Issue 37: Food security in a pandemic
As COVID-19 pandemic threatens our supply chains, to guarantee food security our policy response must include the pandemic's effect on consumers, on labour, and on poor or vulnerable populations
Today’s briefing is by Aurélie Harou (AH), who is an assistant professor of agricultural and resource economics in the Department of Natural Resource Sciences at McGill University.
EMPTY SUPERMARKET SHELVES have now become a common-place experience for many, if not all of us. This experience likely caused anxiety and fear, and you may have asked yourself: will it continue to be difficult to find products in supermarkets? Will I be able to afford the foods I usually purchase? How are food shortages affecting others in my community? How will the global food supply be affected by this pandemic?
Without knowing how all of this will unfold, it is hard to predict the future of the food supply. However, a current examination of COVID-19’s effects on food supply and demand reveals that targeted policies can support global food security by helping consumers afford food and suppliers adapt to a shifting food supply chain and possible labor disruptions.
Supermarket purchasing binges and shortages began with toilet paper and hand sanitizer, which set off a wave of panic buying of easily stored goods, such as bread, grains, nuts, and canned/frozen goods. Rice sales increased by more than 50% during this period compared to the incremental 2% increase last year.
Such panic buying may be driven by rational fears of wanting to prepare for an uncertain future, but may also result from other psychological influences. The more empty shelves you see, the more a ‘herd effect’ may lead you to stock up on a particular item the next time it becomes available. Furthermore, the food shopping experience may help you regain some feeling of control in this uncertain environment.
Consumer preferences are also changing as buyers turn to processed junk foods for various reasons, including the need for comfort, boredom, convenience, or picking up a new hobby such as cooking or baking. Examples include Campbell soups sales soaring 59% from last year, and massive demand for flour, Cheerios, and pancakes mix that have increased General Mills’ profits.
When considering changing food demands, most alarming is the increasing unemployment rate and its effect on demand. Families whose members have lost their jobs are worrying about where their next meal will come. School closures mean that up to 30 million US children who usually receive school lunches under the US National School Lunch Program no longer have access to them unless their districts allow for lunch pick-ups. Food banks are struggling to stay afloat as consumers queue for food, while donations and volunteers diminish.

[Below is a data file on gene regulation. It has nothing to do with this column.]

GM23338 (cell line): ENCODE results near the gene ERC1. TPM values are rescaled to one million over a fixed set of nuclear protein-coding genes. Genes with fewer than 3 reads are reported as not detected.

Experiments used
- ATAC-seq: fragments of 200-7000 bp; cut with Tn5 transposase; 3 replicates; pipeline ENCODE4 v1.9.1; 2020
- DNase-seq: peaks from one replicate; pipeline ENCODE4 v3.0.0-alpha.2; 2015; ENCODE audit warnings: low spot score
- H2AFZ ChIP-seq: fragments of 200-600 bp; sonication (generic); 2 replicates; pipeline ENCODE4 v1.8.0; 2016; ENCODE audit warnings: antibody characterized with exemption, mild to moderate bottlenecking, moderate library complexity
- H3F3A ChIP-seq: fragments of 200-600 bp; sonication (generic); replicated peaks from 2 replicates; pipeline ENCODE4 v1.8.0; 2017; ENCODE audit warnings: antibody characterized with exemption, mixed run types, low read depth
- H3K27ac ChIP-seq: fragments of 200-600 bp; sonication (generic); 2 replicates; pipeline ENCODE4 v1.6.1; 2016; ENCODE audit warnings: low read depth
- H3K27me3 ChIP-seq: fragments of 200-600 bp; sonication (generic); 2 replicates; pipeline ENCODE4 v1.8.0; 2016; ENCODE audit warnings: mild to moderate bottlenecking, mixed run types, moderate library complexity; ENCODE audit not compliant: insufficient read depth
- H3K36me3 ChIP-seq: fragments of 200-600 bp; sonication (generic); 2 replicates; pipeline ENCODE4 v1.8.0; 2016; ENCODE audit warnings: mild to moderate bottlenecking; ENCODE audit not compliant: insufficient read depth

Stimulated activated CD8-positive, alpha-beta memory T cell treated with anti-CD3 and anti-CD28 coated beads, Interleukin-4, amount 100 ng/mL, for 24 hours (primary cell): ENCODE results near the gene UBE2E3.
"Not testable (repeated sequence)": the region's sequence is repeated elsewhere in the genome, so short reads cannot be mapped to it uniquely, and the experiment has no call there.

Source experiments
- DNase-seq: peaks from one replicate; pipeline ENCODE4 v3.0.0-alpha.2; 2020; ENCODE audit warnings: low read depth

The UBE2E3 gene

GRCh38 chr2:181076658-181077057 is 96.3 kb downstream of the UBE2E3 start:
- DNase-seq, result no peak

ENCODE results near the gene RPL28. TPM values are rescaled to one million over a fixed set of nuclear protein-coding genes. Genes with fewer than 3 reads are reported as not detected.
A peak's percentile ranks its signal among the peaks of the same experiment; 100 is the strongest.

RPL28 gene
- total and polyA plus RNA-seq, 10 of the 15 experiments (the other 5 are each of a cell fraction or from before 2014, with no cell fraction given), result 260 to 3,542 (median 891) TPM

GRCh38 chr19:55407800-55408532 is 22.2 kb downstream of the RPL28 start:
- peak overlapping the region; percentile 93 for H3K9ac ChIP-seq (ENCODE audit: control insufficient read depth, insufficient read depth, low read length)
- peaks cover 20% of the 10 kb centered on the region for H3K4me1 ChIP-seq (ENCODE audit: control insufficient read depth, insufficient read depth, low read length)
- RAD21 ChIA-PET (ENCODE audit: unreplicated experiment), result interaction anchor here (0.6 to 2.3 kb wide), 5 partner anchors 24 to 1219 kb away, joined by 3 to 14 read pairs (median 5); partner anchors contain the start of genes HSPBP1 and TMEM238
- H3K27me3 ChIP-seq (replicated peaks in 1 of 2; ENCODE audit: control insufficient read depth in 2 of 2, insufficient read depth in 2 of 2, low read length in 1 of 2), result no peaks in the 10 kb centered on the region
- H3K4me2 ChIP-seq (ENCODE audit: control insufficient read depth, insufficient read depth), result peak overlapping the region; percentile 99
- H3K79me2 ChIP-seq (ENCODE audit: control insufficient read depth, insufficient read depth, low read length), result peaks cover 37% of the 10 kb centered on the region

COVID-19 has changed the way we feed ourselves. Food demand in supermarkets has increased as dining out options are reduced to ordering delivery or takeout. With it, the shift in demand for food from restaurants, school cafeterias and college campuses to supermarkets has forced supply chains to quickly adapt. Many farms have been forced to destroy tens of millions of pounds of fresh food that they can no longer sell to their traditional buyers. Dairy Farmers of America, for example, estimates that their members are destroying as much as 5% of their milk supply as demand has tanked from coffee shop and school closures. While some farmers donate parts of their surplus harvests to food banks, perishable food donations are limited and the cost of harvesting, processing and then transporting foods to the banks puts further financial strain on these farms.
Perhaps the biggest way that COVID-19 threatens our food supply is through its effect on labour. Social distancing and self-isolation are difficult to practice in farmworker communities, especially in production and distribution channels where workers operate machinery shoulder-to-shoulder. Meat plants and slaughterhouses have recently been revealed to be a hotspot for virus infection, resulting in the need to shut down several beef, pork and chicken processing plants across North America. For example, the number of cattle slaughtered has dropped 22% from the same time last year. Finally, there have been labour shortages across Canada, the US and Europe due to restrictions on migration. Large farms who often rely on workers from other countries to help during harvest, are coming up short on labour.
While COVID-19 is said to be non-discriminatory, its indirect effects, like food security, are not. Poorer and more vulnerable communities and populations here and abroad are and will continue to be worst-hit. For others, intermittent food supply shortages and price hikes may require temporary substitution of products. Policy makers can help ensure food security by helping consumers who have lost their jobs, such as the Canada Emergency Response Benefit. In the US, President Trump has issued an executive order to keep meat processing plants open to prevent meat shortages. But policies protecting workers must also be enacted as they face increased risks. Finally, as we worry about food security at home, we should not ignore communities abroad as the UN World Food Program warns that twice as many people worldwide will go hungry next year due to COVID-19. (AH)
Further viewing: Prof. Harou gave a webinar on pandemic food security for the Max Bell School of Public Policy
Listen: Haruki Marukami is scheduled to DJ a special “Stay Home” radio special
Follow: Say this three times fast: Sarah Cooper’s Trump-karaoke TikTok
Treats: You’re a grownup. You can make Rice Krispie Squares anytime you like
Policy for Pandemics is produced and edited by Andrew Potter and co-edited by Charlotte Reboul and Paisley Sim (bios here) If you have any feedback or would like to contribute to this newsletter, please send an email to firstname.lastname@example.org